With just two British Conservative candidates left in the race to replace Prime Minister Boris Johnson, it’s time to focus on their contrasting presenting styles.

So we’ll take a look at how they are now – and as they were in their less scrutinised pasts.



Opinion polling shows that it’s the British Foreign Secretary Liz Truss who is currently the favourite to win the ballot among party members to take her to 10 Downing Street.



But this could well change – and it’s fair to say that the former Chancellor of the Exchequer, Rishi Sunak, is currently the stronger of the two when it comes to presenting skills.



Rishi Sunak has certainly come a long way in terms of thinking carefully about the long-term implications of what he says before he utters it!

In the following video clip, a very young Rishi Sunak perhaps wasn’t thinking too deeply about how one day he might be an aspiring British Prime Minister – as he portrays himself as a rather out-of-touch posh boy without a single working class friend!





These days, as he tries to shake off the tag of being too rich and privileged to be a fair Prime Minister for all, Rishi Sunak – the child of successful immigrants of Indian heritage who entered the UK via East Africa – is far more considered and empathetic when seeking to win over a crowd.





Here he is in Margaret Thatcher’s home town of Grantham late last week seeking to enthuse Conservative Party members who – through their placard-holding and their applause – gave every indication of already being on Rishi Sunak’s side.




In a speech peppered with references about the need to “tell the truth”, Rishi Sunak does an earnest and impressive job of aiming to differentiate himself from Boris Johnson who has become increasingly perceived as a truth-avoiding Prime Minister.

And while Rishi Sunak is perhaps not an absolute natural as a performer (as few people are), he does an excellent job of maintaining eye contact while eloquently delivering a speech from a script in a way that helps him come across with a certain assuredness and authority.




His main presentational mistake came in the bit after what you can see in this video.

This was in the Question and Answer session which followed where – despite a roving microphone amongst audience members – it was often hard for the television viewers to hear the questions.

What Rishi Sunak failed to do in this situation was to do what you should always do when there’s a remote audience who can’t hear the questions.

This is to repeat each question before seeking to answer it so that everyone watching on screen can feel on the same level of understanding as those in the room.





Let’s now have a look at the presentational development of Liz Truss – going back to the days when a very young “Elizabeth Truss” was recorded speaking at a conference of the Liberal Democrat party in Brighton.

In this speech she was speaking in a gutsy and somewhat endearing way about a move to allow the UK public to have a vote on whether the British monarchy should be abolished.

It’s not the most polished of speeches, but Miss Truss does deserve marks for capturing attention – and for her vibrant youthful enthusiasm while speaking as President of the Oxford University Liberal Democrat students.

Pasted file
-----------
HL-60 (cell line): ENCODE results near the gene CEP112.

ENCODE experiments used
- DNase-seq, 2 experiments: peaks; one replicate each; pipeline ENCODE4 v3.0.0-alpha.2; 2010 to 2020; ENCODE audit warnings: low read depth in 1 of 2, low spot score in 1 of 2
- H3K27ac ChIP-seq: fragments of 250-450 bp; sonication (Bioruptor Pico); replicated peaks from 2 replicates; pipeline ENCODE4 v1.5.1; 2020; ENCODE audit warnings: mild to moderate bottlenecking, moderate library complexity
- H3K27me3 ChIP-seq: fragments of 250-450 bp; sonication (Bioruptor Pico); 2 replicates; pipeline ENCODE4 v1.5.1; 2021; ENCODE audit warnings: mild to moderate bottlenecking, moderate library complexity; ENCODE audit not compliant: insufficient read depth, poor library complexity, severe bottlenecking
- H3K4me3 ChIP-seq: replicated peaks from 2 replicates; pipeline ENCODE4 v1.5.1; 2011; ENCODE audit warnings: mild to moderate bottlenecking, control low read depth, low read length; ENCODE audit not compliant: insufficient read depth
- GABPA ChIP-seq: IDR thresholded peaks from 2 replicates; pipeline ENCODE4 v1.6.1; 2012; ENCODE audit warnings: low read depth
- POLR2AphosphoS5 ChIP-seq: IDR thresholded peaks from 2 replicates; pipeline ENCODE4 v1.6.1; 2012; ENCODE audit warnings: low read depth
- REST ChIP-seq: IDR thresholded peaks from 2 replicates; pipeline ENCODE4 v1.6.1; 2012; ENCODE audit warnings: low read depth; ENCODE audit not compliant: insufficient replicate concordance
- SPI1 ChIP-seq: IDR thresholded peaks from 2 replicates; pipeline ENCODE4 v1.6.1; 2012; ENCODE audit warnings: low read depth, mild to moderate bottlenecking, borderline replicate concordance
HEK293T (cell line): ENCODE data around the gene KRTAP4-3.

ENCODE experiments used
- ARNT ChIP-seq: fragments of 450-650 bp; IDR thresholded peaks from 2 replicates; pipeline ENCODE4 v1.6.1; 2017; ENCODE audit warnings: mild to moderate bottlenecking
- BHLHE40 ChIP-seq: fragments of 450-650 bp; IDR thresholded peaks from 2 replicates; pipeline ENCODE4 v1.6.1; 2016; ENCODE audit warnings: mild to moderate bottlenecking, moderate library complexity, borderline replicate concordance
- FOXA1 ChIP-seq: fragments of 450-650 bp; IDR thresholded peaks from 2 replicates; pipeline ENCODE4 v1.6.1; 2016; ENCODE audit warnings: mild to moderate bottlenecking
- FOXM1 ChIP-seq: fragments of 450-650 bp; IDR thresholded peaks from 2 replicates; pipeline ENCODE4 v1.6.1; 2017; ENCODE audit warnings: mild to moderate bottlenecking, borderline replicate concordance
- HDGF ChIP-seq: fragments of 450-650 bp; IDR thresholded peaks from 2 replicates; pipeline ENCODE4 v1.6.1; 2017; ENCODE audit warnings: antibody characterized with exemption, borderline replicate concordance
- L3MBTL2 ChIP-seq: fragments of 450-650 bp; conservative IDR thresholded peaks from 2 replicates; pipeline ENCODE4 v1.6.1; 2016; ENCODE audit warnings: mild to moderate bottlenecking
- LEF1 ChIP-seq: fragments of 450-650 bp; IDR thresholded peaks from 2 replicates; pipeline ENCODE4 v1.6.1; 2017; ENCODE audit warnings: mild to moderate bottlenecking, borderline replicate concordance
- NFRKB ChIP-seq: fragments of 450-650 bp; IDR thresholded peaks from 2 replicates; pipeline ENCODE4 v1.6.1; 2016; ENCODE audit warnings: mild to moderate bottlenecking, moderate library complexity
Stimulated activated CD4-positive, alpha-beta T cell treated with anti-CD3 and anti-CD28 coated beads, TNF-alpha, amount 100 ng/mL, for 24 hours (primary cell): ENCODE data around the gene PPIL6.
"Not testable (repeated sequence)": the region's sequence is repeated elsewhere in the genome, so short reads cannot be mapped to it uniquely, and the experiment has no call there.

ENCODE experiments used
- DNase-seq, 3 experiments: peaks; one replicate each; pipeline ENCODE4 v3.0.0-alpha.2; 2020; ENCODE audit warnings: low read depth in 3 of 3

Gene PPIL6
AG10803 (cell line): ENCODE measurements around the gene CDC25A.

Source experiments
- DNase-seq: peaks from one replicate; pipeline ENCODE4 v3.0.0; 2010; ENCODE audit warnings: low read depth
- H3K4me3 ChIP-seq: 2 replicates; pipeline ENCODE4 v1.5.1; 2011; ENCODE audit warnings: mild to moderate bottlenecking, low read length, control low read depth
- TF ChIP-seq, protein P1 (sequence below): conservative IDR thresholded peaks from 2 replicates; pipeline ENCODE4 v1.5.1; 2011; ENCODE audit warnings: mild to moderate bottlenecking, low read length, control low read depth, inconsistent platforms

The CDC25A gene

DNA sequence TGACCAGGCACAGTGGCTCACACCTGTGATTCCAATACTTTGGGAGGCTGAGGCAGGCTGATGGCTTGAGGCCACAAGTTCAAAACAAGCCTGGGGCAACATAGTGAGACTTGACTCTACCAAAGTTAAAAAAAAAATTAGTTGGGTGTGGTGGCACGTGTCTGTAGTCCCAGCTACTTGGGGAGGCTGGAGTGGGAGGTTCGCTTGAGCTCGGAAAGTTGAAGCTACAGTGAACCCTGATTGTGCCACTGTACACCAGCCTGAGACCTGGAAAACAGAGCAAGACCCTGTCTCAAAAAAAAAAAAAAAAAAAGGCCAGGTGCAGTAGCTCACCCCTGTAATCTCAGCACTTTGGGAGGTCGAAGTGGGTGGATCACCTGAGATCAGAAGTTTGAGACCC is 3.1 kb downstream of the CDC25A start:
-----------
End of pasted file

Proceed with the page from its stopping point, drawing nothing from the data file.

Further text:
If Liz Truss’s Downing Street campaign is so successful that she ends up visiting Buckingham Palace to be sworn in, there’s scope for a fascinating conversation with the Queen – as one Elizabeth would have the opportunity to ask the other Elizabeth about whether she’s still in favour of her previously-expressed approach to monarchy.

After she had crossed over to become a Conservative Party member – and rose to become Secretary of State for Environment, Food and Rural Affairs, Liz Truss – delivered this memorable, and slightly bizarre, 2014 conference speech in Birmingham about her ambitions to have more British food on British tables and to export increasing amounts of it to the most unlikely far-flung places.

It was an attention-grabbing speech, undermined a bit by the Liz Truss tendency to sometimes look just a bit too surprised at what she’s saying – and at other times to look a little too pleased with herself for saying it.




Liz Truss’s speech to launch her bid to become Prime Minister was a much less captivating effort than her speeches on cheeses and monarchy.

It shows that she still has a way to go to feel, look and sound supremely comfortable in front of her audience – even a friendly one full of her own supporters.

In this launch presentation she has toned down her earlier flamboyance rather too much.

As a result she comes across as a touch dull – and far too imprisoned by her script.



As with many people I work with to boost their presentation skills, there’s scope for a lot more of what’s called “planned spontaneity”.

So even when you have thought deeply about a topic, it’s often more effective if you can deliver your thoughts so they come across as if they’ve just occurred to you at the time when you’re saying them.

In this way, you can sound much more “in the moment” and hold your audience’s attention far more effectively.




There’s more about sessions on “Presenting With Confidence, Impact and Pizzazz” at:


These can be run in small groups or one-to-one – and ideally take place in two stages so there’s time to reflect, improve and practise in between the first and second parts.

Here’s a picture taken from a session of “Presenting With Confidence, Impact and Pizzazz” this month with a group of British business leaders in Hereford (photo credit: Bob Battye of Vistage UK).



You may or may not aspire to be a prime minister or president in the country of your choice.

But when you’ve mastered presenting skills, you can feel so much more ready to speak in a way that shows you’re ready to win over all kinds of audiences whenever you need to!